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I went to class on Saturday, even though I wasn't feeling 100%. I'd been having stomach troubles all week, and I'd strained my back the previous Tuesday working on my house. I found that my back held up pretty well unless I needed to arch it for ukemi. It's feeling better and better as time progresses.
However, my stomach trouble caused me to throw up a little bit about an hour into training. That's the first time in nearly five years of training that such a thing has happened to me! I've gotten a bit nauseated from time to time during periods of high exersion and/or high heat, but I've never thrown up. My instructor wasn't feeling well either, so I guess there's something going around.
Oh well, the throwing and falling felt pretty good until I got to feeling sick. I'll train again tonight and see how things go.
I've been exceptionally busy for the past month or more and it's starting to catch up with me. Mostly, I've been doing a lot of work on my house.
Still, I've managed to make it to practice twice a week most weeks. We're gearing up for another round of tests at our dojo. Richard and I will test for 2nd kyu in July. Micah will be testing for Shodan soon, and our instructor is going for Sandan soon too.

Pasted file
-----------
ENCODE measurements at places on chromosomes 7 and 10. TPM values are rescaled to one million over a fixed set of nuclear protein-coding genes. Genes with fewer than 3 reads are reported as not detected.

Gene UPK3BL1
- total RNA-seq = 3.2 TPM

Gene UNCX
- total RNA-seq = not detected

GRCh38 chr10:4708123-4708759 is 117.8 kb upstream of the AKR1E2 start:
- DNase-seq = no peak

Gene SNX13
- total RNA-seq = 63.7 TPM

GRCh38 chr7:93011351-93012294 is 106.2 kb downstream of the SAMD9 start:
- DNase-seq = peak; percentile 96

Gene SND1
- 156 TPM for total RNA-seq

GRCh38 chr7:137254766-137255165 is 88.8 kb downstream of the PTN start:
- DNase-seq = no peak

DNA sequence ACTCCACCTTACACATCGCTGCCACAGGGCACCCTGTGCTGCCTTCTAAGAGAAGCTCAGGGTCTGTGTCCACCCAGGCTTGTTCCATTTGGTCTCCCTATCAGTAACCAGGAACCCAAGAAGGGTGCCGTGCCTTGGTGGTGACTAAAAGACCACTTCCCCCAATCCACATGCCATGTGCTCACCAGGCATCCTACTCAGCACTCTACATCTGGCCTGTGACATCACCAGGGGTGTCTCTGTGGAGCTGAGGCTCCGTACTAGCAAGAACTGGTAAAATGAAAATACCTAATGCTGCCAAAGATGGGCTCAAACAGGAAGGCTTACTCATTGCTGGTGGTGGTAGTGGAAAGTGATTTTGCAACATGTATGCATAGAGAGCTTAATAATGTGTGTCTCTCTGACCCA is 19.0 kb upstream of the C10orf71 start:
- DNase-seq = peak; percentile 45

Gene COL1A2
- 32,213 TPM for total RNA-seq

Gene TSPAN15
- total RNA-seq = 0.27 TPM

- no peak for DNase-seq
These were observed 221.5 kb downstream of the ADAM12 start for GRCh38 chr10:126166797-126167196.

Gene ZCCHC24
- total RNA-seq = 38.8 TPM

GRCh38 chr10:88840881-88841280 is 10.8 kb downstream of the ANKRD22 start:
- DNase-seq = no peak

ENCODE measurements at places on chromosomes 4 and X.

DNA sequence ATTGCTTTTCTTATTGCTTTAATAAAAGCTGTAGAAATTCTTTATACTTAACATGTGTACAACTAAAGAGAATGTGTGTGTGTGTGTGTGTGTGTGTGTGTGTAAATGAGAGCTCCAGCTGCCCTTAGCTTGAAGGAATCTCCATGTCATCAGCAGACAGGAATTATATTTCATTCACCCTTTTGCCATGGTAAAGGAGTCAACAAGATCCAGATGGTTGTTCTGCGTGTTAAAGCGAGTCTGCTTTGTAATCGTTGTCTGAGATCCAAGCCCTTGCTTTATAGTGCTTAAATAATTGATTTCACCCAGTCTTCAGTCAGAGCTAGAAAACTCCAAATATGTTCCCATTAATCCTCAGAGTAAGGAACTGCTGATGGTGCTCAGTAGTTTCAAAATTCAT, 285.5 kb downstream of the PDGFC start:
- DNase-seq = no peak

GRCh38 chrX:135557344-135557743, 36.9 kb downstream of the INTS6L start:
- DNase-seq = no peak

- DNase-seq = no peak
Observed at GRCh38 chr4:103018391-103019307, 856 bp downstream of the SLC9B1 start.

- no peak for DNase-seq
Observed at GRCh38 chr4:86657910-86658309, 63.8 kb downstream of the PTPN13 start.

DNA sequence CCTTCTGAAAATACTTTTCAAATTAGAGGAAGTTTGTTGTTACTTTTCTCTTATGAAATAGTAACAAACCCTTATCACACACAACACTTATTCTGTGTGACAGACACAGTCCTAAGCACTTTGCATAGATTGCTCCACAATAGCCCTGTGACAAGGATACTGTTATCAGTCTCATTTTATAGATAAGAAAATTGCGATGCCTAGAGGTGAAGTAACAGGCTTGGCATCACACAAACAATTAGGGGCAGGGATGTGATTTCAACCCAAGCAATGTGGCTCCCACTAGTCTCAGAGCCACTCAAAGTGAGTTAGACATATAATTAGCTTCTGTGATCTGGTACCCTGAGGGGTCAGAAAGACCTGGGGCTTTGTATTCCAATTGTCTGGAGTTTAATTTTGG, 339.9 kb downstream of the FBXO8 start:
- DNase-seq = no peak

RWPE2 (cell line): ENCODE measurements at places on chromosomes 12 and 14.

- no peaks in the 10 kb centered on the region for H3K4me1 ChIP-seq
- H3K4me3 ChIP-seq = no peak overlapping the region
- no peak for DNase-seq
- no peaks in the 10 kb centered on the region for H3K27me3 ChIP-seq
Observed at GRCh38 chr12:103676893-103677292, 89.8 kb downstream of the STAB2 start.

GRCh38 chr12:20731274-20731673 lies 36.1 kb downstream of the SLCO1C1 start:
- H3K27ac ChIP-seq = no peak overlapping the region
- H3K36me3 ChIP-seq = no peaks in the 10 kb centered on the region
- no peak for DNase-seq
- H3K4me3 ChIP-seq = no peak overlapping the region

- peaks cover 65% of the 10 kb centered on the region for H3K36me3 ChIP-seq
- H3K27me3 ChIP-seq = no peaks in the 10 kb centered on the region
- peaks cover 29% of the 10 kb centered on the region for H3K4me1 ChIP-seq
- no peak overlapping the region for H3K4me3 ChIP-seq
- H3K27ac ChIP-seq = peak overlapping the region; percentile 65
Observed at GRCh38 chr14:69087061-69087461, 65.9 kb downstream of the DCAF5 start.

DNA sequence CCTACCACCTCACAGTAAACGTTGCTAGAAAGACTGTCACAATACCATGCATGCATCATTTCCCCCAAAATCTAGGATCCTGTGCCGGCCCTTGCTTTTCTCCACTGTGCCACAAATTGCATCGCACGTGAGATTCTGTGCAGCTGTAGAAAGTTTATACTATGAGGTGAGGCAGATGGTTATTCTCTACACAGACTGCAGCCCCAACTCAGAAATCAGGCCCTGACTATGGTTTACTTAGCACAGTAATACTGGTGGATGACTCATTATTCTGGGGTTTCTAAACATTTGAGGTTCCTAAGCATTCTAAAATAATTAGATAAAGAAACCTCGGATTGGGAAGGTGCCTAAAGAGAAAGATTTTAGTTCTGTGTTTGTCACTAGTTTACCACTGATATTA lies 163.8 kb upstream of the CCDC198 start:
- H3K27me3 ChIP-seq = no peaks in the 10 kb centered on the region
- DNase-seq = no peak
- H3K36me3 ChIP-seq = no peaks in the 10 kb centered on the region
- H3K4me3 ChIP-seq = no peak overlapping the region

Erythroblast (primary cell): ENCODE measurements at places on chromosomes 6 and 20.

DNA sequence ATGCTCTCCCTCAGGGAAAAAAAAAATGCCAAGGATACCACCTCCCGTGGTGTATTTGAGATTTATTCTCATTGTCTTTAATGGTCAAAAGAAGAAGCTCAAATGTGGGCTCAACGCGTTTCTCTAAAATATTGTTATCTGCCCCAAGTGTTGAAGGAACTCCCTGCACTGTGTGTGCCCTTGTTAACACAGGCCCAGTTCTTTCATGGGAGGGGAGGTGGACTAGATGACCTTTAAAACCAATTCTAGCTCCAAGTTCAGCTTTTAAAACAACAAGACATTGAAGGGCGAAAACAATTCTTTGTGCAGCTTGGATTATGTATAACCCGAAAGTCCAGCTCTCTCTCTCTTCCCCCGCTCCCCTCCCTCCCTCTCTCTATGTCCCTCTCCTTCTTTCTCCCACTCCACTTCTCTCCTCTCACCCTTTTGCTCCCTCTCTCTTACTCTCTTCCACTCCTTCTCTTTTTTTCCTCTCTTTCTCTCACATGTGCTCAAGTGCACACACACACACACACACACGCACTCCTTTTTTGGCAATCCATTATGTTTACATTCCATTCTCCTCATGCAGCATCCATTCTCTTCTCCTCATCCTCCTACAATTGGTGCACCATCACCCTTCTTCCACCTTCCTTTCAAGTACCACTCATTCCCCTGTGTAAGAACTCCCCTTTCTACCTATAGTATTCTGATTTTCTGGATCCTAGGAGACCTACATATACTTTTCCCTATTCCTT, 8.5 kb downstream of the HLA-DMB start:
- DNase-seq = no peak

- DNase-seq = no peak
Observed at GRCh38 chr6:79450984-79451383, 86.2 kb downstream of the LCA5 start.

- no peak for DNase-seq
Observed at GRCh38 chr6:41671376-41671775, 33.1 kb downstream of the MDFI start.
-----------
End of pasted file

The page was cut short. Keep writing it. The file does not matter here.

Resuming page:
I'm less nervous this time than I was for the last test. Overall, I'm feeling pretty good about what I need to know for the test, and I still have some time to figure out the stuff I'm weak on.
I'm looking forward to tonight's open mat session and regular class.
From Thursday, May 27 though Sunday, May 30, I attended the AAA East Cost Instructors Seminar in lovely Charleston, West Virginia.
And I do mean lovely. West Virginia is a beautiful state and Charleston was a very pretty city. The seminar was held at the Charleston Family YMCA, on top of a hill overlooking the city. The facilities were fine and the instruction was top notch. I'll be typing up a more detailed report soon, but my first impressions are below.
Sato sensei did most of the teaching, but other members of the AAA teaching committee led sessions as well. The primary focus was on weapons. Apparently, instructors seminars have a different focus each year. Last year the focus was on ki tests and running a rank test. The year before, the focus was on teaching ukemi.
One highlight of the seminar, for me, was working on the first five kumijo with Matsuda sensei (the head of the Eastern Region). He pointed out a number of areas where I needed work and really helped me correct the mistakes I was making. My biggest mistake was in letting the ma ai collapse. I was consistently getting too close during the katas. I started to get a little frustrated and asked Matsuda sensei how I can avoid this problem; he pointed out that he is much shorter than I, so I should take smaller steps. It dawned on me that I usually train with people taller than me, so maybe I was too used to a certain range of movement. But, I really should know how to adjust my sense of distance to fit di